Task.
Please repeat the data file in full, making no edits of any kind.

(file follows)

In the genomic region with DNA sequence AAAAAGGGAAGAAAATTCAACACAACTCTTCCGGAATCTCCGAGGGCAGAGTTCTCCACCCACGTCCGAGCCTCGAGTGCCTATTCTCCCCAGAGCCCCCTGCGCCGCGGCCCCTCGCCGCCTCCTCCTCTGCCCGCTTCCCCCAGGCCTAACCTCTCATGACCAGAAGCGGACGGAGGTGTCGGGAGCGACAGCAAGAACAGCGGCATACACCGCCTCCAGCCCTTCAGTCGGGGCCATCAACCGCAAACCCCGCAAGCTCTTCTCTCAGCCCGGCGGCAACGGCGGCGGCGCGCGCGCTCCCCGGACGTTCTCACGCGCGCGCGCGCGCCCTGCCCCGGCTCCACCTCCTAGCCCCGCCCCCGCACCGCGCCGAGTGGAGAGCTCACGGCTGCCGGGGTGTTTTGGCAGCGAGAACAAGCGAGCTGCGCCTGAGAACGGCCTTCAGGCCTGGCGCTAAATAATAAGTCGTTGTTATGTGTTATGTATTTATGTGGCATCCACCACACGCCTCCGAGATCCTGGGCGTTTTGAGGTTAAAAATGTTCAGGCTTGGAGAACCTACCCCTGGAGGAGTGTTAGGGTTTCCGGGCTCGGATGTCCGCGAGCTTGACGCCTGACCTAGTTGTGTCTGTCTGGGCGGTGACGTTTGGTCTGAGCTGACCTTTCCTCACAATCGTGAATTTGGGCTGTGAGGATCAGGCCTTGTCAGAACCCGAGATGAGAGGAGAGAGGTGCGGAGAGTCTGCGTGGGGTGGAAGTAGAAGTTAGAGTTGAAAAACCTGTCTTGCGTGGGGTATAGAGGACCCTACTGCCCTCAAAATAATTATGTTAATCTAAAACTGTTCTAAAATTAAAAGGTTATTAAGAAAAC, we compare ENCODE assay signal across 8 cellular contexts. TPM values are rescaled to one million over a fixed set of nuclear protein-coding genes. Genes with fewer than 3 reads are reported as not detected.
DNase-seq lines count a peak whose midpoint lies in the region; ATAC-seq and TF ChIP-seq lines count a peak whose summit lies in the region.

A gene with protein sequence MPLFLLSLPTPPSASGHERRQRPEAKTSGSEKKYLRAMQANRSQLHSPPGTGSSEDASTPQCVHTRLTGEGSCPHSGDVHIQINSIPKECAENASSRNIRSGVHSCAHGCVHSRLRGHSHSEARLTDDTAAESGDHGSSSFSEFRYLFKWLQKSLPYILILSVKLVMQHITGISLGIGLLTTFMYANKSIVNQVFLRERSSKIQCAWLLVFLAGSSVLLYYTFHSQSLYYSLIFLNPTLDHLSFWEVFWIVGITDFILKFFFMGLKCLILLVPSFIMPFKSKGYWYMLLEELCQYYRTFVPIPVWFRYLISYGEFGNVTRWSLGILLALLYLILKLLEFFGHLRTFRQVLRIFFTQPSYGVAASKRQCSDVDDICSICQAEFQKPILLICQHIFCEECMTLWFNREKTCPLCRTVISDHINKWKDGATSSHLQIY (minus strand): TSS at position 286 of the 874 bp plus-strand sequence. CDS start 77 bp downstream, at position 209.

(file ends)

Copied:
In the genomic region with DNA sequence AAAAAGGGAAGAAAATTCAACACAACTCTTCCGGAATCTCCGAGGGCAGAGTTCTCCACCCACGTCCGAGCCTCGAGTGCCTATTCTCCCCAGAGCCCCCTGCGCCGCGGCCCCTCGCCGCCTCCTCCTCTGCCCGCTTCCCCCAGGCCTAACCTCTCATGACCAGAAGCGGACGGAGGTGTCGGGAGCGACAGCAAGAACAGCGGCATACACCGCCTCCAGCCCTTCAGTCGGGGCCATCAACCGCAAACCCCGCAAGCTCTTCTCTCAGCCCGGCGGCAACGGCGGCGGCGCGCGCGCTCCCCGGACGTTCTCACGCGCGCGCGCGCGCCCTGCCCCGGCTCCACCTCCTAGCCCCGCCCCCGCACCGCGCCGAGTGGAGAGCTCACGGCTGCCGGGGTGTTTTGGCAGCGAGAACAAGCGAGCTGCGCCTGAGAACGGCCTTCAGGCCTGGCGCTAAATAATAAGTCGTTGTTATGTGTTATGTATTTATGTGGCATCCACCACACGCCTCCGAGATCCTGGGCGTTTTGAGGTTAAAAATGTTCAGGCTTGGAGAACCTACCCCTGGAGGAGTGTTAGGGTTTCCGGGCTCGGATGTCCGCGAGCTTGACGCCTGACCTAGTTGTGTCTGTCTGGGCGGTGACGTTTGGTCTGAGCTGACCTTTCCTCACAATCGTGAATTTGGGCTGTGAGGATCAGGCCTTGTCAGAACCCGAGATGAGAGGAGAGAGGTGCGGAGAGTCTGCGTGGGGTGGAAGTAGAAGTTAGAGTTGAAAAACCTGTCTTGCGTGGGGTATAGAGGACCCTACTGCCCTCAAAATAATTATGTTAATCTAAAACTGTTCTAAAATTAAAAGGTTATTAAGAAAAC, we compare ENCODE assay signal across 8 cellular contexts. TPM values are rescaled to one million over a fixed set of nuclear protein-coding genes. Genes with fewer than 3 reads are reported as not detected.
DNase-seq lines count a peak whose midpoint lies in the region; ATAC-seq and TF ChIP-seq lines count a peak whose summit lies in the region.

A gene with protein sequence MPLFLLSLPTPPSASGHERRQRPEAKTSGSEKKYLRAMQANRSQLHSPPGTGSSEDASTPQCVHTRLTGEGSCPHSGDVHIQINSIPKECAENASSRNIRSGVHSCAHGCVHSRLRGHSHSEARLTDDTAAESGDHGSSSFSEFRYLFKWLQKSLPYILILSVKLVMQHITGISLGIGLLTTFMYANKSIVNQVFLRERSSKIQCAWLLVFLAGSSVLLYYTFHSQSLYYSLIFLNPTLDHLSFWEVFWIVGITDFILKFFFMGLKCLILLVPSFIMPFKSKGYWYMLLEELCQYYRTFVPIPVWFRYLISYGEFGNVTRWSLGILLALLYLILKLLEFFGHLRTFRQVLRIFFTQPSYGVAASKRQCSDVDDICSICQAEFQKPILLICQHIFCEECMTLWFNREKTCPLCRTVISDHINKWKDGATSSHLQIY (minus strand): TSS at position 286 of the 874 bp plus-strand sequence. CDS start 77 bp downstream, at position 209.